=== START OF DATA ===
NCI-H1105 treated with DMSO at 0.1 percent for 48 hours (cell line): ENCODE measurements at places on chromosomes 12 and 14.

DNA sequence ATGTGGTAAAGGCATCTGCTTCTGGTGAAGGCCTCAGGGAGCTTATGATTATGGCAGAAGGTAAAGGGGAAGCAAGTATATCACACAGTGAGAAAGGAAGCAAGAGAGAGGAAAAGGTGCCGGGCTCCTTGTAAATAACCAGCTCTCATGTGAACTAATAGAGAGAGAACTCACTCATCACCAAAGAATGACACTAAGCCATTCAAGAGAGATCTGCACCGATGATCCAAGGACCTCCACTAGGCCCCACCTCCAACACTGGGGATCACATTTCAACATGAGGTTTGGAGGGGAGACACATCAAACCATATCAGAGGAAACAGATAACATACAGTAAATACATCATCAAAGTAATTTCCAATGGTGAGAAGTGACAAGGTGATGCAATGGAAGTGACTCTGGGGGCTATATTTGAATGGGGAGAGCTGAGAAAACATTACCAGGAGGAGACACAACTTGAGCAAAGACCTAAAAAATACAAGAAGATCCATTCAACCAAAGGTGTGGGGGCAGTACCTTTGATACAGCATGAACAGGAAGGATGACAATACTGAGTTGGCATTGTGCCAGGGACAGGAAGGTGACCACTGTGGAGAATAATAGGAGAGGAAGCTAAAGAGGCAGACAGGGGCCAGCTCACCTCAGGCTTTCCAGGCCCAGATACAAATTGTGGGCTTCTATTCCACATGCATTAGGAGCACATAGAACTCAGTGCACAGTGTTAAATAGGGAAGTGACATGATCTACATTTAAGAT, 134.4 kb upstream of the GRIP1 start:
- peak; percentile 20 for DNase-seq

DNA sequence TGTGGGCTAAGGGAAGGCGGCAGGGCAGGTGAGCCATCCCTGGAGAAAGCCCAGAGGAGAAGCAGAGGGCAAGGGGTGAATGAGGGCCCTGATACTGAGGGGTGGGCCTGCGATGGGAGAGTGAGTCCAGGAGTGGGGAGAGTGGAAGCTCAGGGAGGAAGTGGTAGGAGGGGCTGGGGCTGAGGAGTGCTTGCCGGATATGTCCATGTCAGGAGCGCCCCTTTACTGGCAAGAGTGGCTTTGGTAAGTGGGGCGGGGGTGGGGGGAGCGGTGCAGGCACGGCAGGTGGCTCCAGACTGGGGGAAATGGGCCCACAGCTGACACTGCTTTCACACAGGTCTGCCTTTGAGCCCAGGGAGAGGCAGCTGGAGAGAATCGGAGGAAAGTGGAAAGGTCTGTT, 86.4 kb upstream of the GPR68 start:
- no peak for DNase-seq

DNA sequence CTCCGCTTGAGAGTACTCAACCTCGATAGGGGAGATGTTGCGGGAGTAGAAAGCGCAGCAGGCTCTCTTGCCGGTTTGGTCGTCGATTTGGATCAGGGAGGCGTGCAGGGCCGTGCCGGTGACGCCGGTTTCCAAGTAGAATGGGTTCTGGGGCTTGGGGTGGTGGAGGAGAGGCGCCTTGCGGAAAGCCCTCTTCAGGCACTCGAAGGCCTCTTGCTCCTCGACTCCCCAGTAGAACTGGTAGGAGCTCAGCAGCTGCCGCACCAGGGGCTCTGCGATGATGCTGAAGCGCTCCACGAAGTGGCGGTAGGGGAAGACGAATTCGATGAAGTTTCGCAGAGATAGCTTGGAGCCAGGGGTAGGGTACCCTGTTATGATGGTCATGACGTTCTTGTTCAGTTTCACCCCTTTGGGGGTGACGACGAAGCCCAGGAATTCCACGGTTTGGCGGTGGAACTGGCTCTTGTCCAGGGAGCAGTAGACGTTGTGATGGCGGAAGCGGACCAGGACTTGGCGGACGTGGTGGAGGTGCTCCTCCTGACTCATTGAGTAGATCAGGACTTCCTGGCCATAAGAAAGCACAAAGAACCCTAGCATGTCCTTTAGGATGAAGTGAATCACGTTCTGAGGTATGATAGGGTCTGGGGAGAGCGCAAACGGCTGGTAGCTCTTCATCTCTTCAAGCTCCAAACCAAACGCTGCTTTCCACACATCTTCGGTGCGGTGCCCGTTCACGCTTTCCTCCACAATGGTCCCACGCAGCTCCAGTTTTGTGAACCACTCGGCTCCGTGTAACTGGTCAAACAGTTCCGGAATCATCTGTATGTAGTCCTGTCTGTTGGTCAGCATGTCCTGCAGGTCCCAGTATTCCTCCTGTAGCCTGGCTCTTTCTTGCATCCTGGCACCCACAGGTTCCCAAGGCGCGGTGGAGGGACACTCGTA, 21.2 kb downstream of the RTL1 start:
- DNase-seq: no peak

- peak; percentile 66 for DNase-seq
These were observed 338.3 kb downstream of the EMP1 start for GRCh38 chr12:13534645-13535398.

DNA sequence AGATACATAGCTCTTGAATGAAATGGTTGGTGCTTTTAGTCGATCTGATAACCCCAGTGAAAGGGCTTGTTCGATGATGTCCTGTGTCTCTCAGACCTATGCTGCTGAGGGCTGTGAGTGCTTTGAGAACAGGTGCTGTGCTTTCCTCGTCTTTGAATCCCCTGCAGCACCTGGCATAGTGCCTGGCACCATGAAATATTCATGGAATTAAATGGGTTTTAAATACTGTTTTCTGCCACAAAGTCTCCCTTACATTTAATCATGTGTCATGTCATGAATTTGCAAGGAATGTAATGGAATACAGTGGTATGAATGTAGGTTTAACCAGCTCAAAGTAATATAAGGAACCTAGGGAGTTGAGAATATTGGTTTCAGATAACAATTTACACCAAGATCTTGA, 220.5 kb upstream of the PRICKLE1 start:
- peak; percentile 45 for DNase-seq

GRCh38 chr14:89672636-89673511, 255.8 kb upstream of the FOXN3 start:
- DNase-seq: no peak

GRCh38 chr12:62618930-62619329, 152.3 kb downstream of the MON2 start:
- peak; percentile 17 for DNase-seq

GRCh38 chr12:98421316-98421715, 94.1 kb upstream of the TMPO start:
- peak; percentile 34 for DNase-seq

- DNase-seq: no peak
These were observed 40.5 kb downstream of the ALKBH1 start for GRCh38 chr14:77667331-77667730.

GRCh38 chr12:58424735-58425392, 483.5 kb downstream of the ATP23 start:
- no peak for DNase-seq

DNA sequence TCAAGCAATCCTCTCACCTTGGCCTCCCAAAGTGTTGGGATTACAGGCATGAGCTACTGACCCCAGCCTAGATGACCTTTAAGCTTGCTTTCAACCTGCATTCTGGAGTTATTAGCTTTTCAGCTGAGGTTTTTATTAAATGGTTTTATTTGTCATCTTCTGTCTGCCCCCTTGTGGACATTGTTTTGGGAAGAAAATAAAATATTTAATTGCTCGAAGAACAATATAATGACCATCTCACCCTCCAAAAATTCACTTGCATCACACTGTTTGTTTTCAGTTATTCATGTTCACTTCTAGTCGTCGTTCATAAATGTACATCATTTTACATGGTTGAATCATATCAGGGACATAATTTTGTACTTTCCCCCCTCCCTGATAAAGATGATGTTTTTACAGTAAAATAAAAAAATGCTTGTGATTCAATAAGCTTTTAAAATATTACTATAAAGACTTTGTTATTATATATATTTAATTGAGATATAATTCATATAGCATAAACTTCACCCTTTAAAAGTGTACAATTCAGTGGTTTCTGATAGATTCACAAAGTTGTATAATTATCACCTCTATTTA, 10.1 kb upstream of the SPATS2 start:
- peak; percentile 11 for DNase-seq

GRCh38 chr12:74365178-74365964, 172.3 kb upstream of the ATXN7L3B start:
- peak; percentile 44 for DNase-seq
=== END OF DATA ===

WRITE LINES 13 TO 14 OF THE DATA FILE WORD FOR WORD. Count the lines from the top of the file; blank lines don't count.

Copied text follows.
- DNase-seq: no peak

GRCh38 chr12:62618930-62619329, 152.3 kb downstream of the MON2 start: